x Abu Dhabi, UAESaturday 22 July 2017

Shell in talks to secure crude oil storage in Fujairah

Royal Dutch Shell is in talks to secure as much as 1 million cubic metres of crude oil storage in Fujairah, in what would be the region's first such crude-tank deal with foreign companies.

Fujairah plans to add two shipping berths dedicated to handling very large crude carriers. Kamran Jebreili / AP Photo
Fujairah plans to add two shipping berths dedicated to handling very large crude carriers. Kamran Jebreili / AP Photo

Royal Dutch Shell is in talks to secure as much as 1 million cubic meters of crude oil storage at the United Arab Emirates port of Fujairah, in what would be the region's first such deal with foreign companies.

Shell may lease the space from tank operators that are expanding their storage, Salem Khalil, technical adviser for Fujairah's government, said in a February 28 interview. The company is in talks with Vopak Horizon Fujairah, a terminal owned partly by Fujairah, Rotterdam-based Royal Vopak and Emirates National Oil Co based in Dubai.

Fujairah, one of the three biggest ship-refuelling ports along with Singapore and Rotterdam, lies outside the Strait of Hormuz, a chokepoint for oil tankers at the mouth of the Arabian Gulf. Iran threatened last year to close the strait after the US and Europe took steps to tighten economic sanctions against it. Most of Fujairah's storage tanks are used to hold refined oil products such as gasoline, diesel and fuel oil, not crude. Precise rankings of the biggest ship-refueling ports are unclear because the data are not public.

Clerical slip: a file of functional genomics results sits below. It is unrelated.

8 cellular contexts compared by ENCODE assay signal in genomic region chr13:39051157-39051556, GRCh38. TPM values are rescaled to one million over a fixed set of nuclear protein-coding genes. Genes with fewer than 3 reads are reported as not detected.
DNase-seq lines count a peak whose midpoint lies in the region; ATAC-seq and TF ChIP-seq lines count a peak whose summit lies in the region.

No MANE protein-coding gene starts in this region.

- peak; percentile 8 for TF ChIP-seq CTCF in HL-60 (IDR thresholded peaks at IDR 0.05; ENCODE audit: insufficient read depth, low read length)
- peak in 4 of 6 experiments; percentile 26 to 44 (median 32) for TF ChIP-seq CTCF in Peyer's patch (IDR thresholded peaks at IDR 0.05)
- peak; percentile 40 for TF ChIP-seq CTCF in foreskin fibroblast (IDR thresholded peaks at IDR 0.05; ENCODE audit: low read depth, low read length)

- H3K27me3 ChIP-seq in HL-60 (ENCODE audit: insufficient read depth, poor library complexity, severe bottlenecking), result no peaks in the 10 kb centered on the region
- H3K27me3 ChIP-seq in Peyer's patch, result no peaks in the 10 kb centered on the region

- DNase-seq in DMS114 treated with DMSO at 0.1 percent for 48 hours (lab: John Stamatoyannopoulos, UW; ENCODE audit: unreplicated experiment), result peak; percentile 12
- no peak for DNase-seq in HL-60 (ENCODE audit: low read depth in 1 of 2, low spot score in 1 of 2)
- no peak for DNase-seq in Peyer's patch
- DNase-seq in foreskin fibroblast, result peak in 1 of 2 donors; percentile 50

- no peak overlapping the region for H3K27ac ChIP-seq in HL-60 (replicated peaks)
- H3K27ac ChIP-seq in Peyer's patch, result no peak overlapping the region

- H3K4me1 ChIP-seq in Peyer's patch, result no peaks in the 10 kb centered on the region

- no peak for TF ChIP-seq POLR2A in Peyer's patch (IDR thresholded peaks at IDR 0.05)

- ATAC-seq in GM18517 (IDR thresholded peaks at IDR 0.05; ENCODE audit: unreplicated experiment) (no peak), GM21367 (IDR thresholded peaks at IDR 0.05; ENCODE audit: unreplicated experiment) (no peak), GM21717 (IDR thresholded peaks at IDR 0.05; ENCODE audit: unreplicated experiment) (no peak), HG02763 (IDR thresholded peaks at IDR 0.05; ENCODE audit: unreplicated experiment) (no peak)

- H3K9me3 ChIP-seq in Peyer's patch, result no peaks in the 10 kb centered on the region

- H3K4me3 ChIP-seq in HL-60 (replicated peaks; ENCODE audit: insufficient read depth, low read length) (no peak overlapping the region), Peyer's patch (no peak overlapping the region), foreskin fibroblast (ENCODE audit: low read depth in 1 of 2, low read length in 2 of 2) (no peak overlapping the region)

Crude storage in the Gulf region is generally operated by state-run oil companies, while tanks for refined products are operated by private companies and serve as depots for traders. Construction of storage capacity specifically for crude "would add trading optionality for the oil majors," Jamie Webster, the head of energy analyst PFC Group's office in Singapore, said.

Mr Khalil said Fujairah plans to add two shipping berths dedicated to handling very large crude carriers, or VLCCs, in the expectation that storage facilities for crude will be ready by the time the berths open. Storage tanks for crude differ from those used for refined products, which often need to be heated, blended or put under pressure.

Fujairah, on the Gulf of Oman, has encouraged companies to build storage tanks for gasoline and other products that can then be traded. Storage operators typically lease space to oil companies or traders.

The trading unit of Saudi Arabian Oil Co will lease space for refined fuel at Vopak Horizon's tank farm, the state-owned crude producer known as Saudi Aramco said yesterday. Saudi Aramco Products Trading will use the storage to facilitate purchases of gasoline, diesel and other products for Saudi domestic needs. Saudi Aramco, its parent, sells crude oil mainly under long-term contracts and does not trade refined products.

If Shell were to lease crude-storage space at Fujairah, it would be the first private oil company to do so in the region since at least the 1970s, when many nations in the Persian Gulf nationalized their energy production, according to three analysts surveyed by Bloomberg.

"Shell has had storage tanks in Fujairah for various products over the years and continues to do so," Nureddin Wefati, a Dubai-based spokesman for the company, said. "We always look for new opportunities but we will not comment on specific projects."

 

* Reuters